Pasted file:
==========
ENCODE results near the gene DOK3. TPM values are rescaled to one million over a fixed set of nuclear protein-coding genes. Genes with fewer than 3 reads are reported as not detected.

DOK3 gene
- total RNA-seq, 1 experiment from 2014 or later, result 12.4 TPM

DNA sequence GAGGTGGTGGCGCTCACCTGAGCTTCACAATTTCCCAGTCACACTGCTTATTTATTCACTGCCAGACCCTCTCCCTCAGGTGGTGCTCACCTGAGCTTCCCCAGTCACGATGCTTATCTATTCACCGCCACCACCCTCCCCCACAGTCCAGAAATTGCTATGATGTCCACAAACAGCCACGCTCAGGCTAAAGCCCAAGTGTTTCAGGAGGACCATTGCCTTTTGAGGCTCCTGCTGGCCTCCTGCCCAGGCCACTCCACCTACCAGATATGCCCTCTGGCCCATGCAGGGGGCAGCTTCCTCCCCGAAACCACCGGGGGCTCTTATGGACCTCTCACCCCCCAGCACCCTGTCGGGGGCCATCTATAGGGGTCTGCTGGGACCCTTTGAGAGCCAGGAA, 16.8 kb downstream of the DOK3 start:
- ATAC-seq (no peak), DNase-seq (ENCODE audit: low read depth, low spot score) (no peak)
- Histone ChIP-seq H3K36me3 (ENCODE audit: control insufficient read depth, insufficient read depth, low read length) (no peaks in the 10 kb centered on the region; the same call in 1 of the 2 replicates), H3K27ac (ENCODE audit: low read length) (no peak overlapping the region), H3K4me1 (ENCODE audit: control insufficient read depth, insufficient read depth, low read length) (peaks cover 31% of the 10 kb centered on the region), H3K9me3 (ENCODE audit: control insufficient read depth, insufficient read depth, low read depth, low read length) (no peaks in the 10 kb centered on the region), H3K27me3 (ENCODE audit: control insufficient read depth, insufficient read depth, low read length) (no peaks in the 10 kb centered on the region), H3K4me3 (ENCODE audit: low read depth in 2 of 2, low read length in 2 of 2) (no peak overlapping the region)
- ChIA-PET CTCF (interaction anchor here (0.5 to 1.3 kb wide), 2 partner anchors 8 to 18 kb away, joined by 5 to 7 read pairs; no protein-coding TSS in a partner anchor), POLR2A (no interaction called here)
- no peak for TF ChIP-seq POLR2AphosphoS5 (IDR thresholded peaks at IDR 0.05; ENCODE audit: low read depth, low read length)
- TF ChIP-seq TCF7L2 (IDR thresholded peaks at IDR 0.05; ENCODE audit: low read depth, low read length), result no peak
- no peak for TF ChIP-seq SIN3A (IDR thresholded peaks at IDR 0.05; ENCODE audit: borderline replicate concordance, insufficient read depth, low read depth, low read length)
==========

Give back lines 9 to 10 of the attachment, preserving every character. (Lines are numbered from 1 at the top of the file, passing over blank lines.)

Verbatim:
- TF ChIP-seq TCF7L2 (IDR thresholded peaks at IDR 0.05; ENCODE audit: low read depth, low read length), result no peak
- no peak for TF ChIP-seq SIN3A (IDR thresholded peaks at IDR 0.05; ENCODE audit: borderline replicate concordance, insufficient read depth, low read depth, low read length)